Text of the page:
The first day we were there we went on an afternoon trek through the rain forest (complete with a hell of a lot of rain!) we trekked down to the waterfalls and learnt about lots of flowers, both ones that we could drink from if we were lost in the jungle and ones that we could smoke if we wanted a stronger kick than marijuana... which is exactly what a bloke had done the week before following one of Williams tours to the rain forest, he had tested some for himself and been caught in the middle of town the following night completely out of his mind. Whoops. Anyhoo following the education of the uses of the jungle flowers we headed to a look out spot to see if we could see any lava, the volcano exploded, it was loud, and scary but there was no lava. So with the sun gone we headed for an evening of wollowing in the hot springs at Baldi - it was very nice and a lot of fun to relax after our trek.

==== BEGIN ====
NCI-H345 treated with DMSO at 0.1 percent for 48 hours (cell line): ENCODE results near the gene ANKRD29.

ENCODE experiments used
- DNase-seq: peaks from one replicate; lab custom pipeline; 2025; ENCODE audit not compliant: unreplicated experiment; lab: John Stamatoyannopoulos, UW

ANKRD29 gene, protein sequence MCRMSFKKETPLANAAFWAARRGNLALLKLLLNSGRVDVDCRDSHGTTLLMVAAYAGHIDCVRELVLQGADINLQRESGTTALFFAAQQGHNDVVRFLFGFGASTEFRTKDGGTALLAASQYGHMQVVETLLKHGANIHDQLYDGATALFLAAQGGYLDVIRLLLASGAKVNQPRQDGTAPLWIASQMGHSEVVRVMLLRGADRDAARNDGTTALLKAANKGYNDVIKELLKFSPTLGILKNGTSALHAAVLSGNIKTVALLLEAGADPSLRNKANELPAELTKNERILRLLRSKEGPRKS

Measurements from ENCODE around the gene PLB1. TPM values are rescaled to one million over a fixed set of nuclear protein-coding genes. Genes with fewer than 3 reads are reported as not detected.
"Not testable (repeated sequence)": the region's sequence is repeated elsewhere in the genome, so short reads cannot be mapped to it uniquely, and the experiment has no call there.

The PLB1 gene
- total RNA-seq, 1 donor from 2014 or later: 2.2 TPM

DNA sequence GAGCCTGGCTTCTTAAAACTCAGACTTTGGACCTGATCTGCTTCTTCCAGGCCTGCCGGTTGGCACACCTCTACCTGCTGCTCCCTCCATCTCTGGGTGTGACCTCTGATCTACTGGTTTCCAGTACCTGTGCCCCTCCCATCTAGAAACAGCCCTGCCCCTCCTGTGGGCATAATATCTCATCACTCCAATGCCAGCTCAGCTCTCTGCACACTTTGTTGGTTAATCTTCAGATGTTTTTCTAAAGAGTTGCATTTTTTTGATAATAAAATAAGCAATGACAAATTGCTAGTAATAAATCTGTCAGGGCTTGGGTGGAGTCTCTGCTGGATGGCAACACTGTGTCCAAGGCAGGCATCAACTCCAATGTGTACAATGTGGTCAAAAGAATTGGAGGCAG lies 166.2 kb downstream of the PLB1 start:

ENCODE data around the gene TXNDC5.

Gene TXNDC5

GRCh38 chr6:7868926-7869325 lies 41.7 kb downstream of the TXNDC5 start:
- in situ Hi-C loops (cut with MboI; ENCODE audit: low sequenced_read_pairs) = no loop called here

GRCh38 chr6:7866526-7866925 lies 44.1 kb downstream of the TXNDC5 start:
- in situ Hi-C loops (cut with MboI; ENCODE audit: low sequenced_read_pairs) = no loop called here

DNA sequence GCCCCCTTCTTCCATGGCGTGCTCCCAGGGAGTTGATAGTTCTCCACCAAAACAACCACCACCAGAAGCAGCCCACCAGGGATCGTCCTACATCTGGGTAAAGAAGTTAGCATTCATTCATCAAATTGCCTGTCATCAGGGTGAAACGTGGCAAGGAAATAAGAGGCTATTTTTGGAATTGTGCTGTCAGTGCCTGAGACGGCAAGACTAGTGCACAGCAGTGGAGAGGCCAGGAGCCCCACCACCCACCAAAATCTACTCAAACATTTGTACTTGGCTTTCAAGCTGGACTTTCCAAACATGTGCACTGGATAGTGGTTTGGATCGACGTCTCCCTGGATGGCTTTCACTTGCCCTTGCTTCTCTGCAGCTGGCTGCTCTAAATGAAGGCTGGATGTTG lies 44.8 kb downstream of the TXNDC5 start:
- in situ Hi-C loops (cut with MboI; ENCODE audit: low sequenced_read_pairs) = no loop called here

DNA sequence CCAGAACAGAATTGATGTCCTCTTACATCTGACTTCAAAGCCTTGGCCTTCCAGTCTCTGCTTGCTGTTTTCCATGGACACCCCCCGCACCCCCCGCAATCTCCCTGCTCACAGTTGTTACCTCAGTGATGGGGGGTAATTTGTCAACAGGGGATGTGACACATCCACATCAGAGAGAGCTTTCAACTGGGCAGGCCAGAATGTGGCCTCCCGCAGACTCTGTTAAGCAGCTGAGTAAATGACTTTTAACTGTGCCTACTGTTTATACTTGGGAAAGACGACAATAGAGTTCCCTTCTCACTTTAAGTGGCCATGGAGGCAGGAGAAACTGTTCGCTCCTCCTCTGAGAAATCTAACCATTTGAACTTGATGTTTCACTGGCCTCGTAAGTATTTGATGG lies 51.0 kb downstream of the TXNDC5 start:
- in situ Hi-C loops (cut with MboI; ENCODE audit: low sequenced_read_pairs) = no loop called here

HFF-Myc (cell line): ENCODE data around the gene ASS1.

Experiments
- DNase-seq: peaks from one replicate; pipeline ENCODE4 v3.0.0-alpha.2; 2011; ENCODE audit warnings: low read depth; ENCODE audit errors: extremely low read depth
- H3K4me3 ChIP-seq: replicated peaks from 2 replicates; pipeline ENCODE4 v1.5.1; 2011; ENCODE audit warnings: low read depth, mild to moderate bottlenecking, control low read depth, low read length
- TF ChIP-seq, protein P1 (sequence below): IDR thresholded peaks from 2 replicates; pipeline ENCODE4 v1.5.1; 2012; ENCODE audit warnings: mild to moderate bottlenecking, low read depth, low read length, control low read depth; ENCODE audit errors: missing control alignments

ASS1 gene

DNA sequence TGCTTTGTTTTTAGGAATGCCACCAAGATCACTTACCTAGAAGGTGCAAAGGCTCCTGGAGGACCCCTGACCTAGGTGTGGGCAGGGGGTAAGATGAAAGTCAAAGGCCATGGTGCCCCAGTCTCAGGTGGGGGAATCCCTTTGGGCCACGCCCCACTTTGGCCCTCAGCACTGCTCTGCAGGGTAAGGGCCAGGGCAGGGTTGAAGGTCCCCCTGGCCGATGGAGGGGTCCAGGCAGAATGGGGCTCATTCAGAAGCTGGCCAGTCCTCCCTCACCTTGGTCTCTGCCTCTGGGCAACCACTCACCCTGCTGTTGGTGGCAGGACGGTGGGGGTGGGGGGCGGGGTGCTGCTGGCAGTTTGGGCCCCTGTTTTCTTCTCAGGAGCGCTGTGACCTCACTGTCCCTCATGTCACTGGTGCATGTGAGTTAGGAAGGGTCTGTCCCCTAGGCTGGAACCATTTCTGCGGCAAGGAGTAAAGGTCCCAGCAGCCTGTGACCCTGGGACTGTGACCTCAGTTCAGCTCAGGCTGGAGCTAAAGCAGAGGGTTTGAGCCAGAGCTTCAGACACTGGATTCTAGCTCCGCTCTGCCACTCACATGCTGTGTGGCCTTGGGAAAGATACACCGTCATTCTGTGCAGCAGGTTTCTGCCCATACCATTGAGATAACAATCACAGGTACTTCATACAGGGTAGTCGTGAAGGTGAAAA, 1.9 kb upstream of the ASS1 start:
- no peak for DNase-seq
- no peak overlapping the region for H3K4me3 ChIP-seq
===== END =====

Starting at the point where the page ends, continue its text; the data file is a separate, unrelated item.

The following day we were off again for horse trekking to some waterfalls. I was expecting the opportunity to elegantly swim through the deep blue waters of a waterfall and lounge effortlessly on the surrounding rocks as the animals skipped up to lap water from the edges to be quite relaxing and picturesque. The reality didn't quite ring true to the dreamy thoughts I had had before we left in the morning. We bounded out of la Fortuna in the truck heading for the horses, after meeting our guide we saddled up and powered off into the mountains. It was so much fun and my horse was frankly a dude. He was a legend. We trekked for about 45 mins before we left the horses at the roadside and started our trek to the waterfalls. This consisted of walking down, and down... and down a bit more. Eventually we arrived to the base of the hot steamy jungle to find a cool oasis of deep blue water and the most imressive waterfall. Off came the walking boots and we started the clamber across the boulders, it was awesome fun but definitely not elegant. We clambered for about 50metres before we got to the pool at the bottom of the falls, where we swam for about 3 mins. It was practically impossible, the force of the waterfall was insane and there was certainly not going to be any elegant floating, the thing almost pulled me back towards it and I was a little nervous of getting caught up at the bottom of it, the force was so strong. So after cooling down and being very impressed by its beauty and power we headed back up through the jungle for the horses. We found them all bundled together, with the exception of my horse. Being the dude that he was he was stood, uncaring face on on the otherside of the road, as if to say "yep, i'm a dude and I know it" he he he. So we headed back home via an indian village where we had to adopt their unusual greetings and were able to hear a little about the life of their tribe. If was an awesome morning and so much fun. I said good bye to my horse and he didn't wait for his saddle to be taken off, so desperate for grass he galloped off into the distance of his lush green feild and we were left to head back to La Fortuna and a long cold and refreshing shower.